Shaking Dust

I still have a lot of bitterness about what happened to me at Woodway FUMC. For quite a while it was overwhelming. It’s not that severe any more, but I am often reminded by names & locations that bring the pain & frustration right back to me. It’s slowly getting better, but there is still a lot to work through.

I feel tremendous guilt for not doing better at keeping or making peace. I still feel incredible anger at the misguided people that hurt me, my family, our youth, & their families. It irritates me that these supposed leaders & supposed christians would think so much of their shallow & selfish view of what they thought church needed to look like that they would dig in so hard & deliberately reject others that don’t fit in.

It gives me some satisfaction that their half-assessed plans & ideologies are proving to lack depth & connection. I do not believe that they are approaching what they do as servants & that will ultimately doom their efforts.

The Book of Discipline of The United Methodist Church defines a process for resolving issues of “failure to perform the work of the ministry;” (2702.1d), “disobedience to the order and discipline of The United Methodist Church” (2702.1e & 2702.3c) and “relationships and/or behaviors that undermine the ministry of persons serving within an appointment.” (20703.3j). I was asked by Bishop Lowry if I thought following through with that process would make Woodway FUMC a stronger church. My answer was an unflinching, “Yes.” I went on to explain that I see accountability as a clear responsibility within a community of faith and that when that community is not functioning according to the rules that define it, those responsible for it’s deviation should be held accountable and responsible.

Bishop Lowry also asked what I was looking for in the way of resolution. I explained that I was looking for:
1) Acknowledgment
a) that our Staff Parish Relations Committee was negligent,
b) that out Nominations Committee was negligent, &
c) that our Lay Leaders created a negative & hostile environment for our youth ministry
2) Apologies to
a) me,
b) my family,
c) our youth,
d) their families, &
e) our congregation for the hurt and pain as a result of their actions, and
3) Some positive attempt at restitution including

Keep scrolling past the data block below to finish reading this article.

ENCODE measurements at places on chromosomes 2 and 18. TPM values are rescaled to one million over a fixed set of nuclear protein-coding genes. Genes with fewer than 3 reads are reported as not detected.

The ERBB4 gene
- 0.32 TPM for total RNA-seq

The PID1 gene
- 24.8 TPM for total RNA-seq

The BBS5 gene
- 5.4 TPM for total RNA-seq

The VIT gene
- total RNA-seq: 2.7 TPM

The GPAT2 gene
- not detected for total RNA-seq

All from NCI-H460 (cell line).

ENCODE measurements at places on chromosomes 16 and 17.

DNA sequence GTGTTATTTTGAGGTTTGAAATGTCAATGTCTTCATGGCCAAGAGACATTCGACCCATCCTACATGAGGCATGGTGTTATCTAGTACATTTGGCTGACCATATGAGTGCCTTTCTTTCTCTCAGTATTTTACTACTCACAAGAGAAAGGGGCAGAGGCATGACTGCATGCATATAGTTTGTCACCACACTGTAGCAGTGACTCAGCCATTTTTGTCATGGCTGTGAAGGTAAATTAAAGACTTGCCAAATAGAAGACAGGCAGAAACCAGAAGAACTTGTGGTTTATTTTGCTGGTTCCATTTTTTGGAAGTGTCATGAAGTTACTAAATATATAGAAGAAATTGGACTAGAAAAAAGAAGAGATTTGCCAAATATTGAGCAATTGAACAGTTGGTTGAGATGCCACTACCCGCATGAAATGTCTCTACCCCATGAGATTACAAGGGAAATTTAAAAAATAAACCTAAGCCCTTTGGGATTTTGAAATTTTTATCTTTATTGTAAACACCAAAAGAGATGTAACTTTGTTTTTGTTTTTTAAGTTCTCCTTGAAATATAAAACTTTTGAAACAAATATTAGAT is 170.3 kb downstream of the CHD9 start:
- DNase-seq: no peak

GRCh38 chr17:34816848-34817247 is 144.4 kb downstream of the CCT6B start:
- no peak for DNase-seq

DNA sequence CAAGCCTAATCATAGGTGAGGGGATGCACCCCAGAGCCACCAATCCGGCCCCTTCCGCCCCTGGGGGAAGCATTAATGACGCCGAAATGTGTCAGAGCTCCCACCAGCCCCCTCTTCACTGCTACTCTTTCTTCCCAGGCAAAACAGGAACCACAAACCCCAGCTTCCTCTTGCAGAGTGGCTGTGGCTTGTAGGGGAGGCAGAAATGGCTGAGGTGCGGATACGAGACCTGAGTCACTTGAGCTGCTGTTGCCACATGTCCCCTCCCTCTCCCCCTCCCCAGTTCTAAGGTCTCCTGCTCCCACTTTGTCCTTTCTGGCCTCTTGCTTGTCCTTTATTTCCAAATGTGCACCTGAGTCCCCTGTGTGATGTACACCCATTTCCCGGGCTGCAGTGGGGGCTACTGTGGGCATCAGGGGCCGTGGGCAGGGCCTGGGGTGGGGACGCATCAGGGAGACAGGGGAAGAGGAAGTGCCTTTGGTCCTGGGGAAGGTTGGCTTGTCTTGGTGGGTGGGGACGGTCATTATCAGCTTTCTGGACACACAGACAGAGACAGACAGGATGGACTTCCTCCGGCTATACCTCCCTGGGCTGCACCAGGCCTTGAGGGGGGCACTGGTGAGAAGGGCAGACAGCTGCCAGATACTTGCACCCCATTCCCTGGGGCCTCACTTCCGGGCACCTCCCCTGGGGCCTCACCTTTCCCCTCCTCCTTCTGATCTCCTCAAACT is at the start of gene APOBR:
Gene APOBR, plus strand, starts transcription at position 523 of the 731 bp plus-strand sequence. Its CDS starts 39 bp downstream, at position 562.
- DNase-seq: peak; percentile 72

a) adoption of Book of Discipline model for Youth Ministry
b) personal expenses related to the impact of this situation
c) resolution of pension issues defined in the Book of Discipline (258.2)

Sherri & I came to be United Methodist by very deliberate choice. We are first & foremost, followers of Christ. We love John & Charles Wesley’s approach to that Christian faith. We love Wesleyan theology. We love the balance & openness that the United Methodist denomination has embraced & promotes. We love the personal responsibility for our individual beliefs & actions and we love the call to action for social justice that the United Methodist Church does espouse.

I am a firm believer that if your personal views aren’t reflective of the group that you claim membership to, there is some dishonesty present. You have a responsibility to resolve those differences.

We have found much grace, peace, acceptance, & healing in our Family-in-Christ Bible Study, in worship at Central UMC, & in our Sunday School class (tentatively named FaithSpring).

I take my faith in Jesus very seriously. I have made some fairly dramatic changes in my life in order to follow my understanding of His Gospel. I think my biggest fault is my lack of patience with those who claim a Christian faith, but exhibit little of it in the evidence of their life. That often makes me appear harshly judgmental. For those I have offended, I am sorry.

I, as all of us are, am a work in progress. Those close to me know my weaknesses &, I hope, appreciate my honesty. I love this journey of faith & I am so thankful for those traveling with me.


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What’s this then?

I've had a strange relationship with faith for as long as I can remember. My journey has gone from doing what I was told, to questioning, to doubting, to abandon, to wonder, to play along, to work against, to open up, to change, to embrace, to wonder, to doubt, to work towards, and to keep searching for better answers. Our various understandings of faith are deeply personal. Sharing those understandings can be very helpful to ourselves as well as others.

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